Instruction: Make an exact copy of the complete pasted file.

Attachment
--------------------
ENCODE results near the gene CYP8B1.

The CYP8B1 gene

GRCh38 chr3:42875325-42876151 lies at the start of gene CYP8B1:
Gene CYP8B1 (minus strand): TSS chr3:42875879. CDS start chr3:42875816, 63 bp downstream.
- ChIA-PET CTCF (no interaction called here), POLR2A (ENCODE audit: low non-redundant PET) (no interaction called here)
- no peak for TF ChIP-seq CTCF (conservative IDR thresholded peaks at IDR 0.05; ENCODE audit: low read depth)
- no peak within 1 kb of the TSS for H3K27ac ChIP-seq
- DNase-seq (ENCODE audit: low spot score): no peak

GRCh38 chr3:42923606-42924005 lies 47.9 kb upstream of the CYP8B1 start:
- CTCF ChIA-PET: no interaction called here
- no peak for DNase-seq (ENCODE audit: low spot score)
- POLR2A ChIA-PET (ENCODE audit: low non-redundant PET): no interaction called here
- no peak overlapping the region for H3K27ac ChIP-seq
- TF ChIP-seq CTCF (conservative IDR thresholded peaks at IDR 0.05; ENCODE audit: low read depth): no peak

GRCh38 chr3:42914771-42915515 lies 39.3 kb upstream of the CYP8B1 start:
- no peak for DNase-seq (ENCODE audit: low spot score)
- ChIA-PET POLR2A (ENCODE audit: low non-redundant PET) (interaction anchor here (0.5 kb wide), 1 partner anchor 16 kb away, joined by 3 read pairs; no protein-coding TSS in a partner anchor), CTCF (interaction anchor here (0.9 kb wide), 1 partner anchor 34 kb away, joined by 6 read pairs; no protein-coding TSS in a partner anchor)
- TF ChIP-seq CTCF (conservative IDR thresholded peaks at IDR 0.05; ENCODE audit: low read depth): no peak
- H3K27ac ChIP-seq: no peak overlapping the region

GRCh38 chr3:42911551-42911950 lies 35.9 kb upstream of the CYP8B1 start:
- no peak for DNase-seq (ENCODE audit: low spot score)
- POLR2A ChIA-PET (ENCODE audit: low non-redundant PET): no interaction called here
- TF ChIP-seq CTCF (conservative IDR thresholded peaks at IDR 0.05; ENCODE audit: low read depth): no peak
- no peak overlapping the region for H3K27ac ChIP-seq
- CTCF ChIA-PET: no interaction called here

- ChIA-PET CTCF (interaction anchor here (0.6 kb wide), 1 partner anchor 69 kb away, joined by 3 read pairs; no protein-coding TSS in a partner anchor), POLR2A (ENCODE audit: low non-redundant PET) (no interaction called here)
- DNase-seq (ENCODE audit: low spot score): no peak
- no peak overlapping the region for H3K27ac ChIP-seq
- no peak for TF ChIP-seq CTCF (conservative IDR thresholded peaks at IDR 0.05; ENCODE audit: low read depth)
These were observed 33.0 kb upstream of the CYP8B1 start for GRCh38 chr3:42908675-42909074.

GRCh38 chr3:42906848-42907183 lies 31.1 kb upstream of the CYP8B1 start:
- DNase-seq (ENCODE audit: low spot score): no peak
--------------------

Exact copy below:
ENCODE results near the gene CYP8B1.

The CYP8B1 gene

GRCh38 chr3:42875325-42876151 lies at the start of gene CYP8B1:
Gene CYP8B1 (minus strand): TSS chr3:42875879. CDS start chr3:42875816, 63 bp downstream.
- ChIA-PET CTCF (no interaction called here), POLR2A (ENCODE audit: low non-redundant PET) (no interaction called here)
- no peak for TF ChIP-seq CTCF (conservative IDR thresholded peaks at IDR 0.05; ENCODE audit: low read depth)
- no peak within 1 kb of the TSS for H3K27ac ChIP-seq
- DNase-seq (ENCODE audit: low spot score): no peak

GRCh38 chr3:42923606-42924005 lies 47.9 kb upstream of the CYP8B1 start:
- CTCF ChIA-PET: no interaction called here
- no peak for DNase-seq (ENCODE audit: low spot score)
- POLR2A ChIA-PET (ENCODE audit: low non-redundant PET): no interaction called here
- no peak overlapping the region for H3K27ac ChIP-seq
- TF ChIP-seq CTCF (conservative IDR thresholded peaks at IDR 0.05; ENCODE audit: low read depth): no peak

GRCh38 chr3:42914771-42915515 lies 39.3 kb upstream of the CYP8B1 start:
- no peak for DNase-seq (ENCODE audit: low spot score)
- ChIA-PET POLR2A (ENCODE audit: low non-redundant PET) (interaction anchor here (0.5 kb wide), 1 partner anchor 16 kb away, joined by 3 read pairs; no protein-coding TSS in a partner anchor), CTCF (interaction anchor here (0.9 kb wide), 1 partner anchor 34 kb away, joined by 6 read pairs; no protein-coding TSS in a partner anchor)
- TF ChIP-seq CTCF (conservative IDR thresholded peaks at IDR 0.05; ENCODE audit: low read depth): no peak
- H3K27ac ChIP-seq: no peak overlapping the region

GRCh38 chr3:42911551-42911950 lies 35.9 kb upstream of the CYP8B1 start:
- no peak for DNase-seq (ENCODE audit: low spot score)
- POLR2A ChIA-PET (ENCODE audit: low non-redundant PET): no interaction called here
- TF ChIP-seq CTCF (conservative IDR thresholded peaks at IDR 0.05; ENCODE audit: low read depth): no peak
- no peak overlapping the region for H3K27ac ChIP-seq
- CTCF ChIA-PET: no interaction called here

- ChIA-PET CTCF (interaction anchor here (0.6 kb wide), 1 partner anchor 69 kb away, joined by 3 read pairs; no protein-coding TSS in a partner anchor), POLR2A (ENCODE audit: low non-redundant PET) (no interaction called here)
- DNase-seq (ENCODE audit: low spot score): no peak
- no peak overlapping the region for H3K27ac ChIP-seq
- no peak for TF ChIP-seq CTCF (conservative IDR thresholded peaks at IDR 0.05; ENCODE audit: low read depth)
These were observed 33.0 kb upstream of the CYP8B1 start for GRCh38 chr3:42908675-42909074.

GRCh38 chr3:42906848-42907183 lies 31.1 kb upstream of the CYP8B1 start:
- DNase-seq (ENCODE audit: low spot score): no peak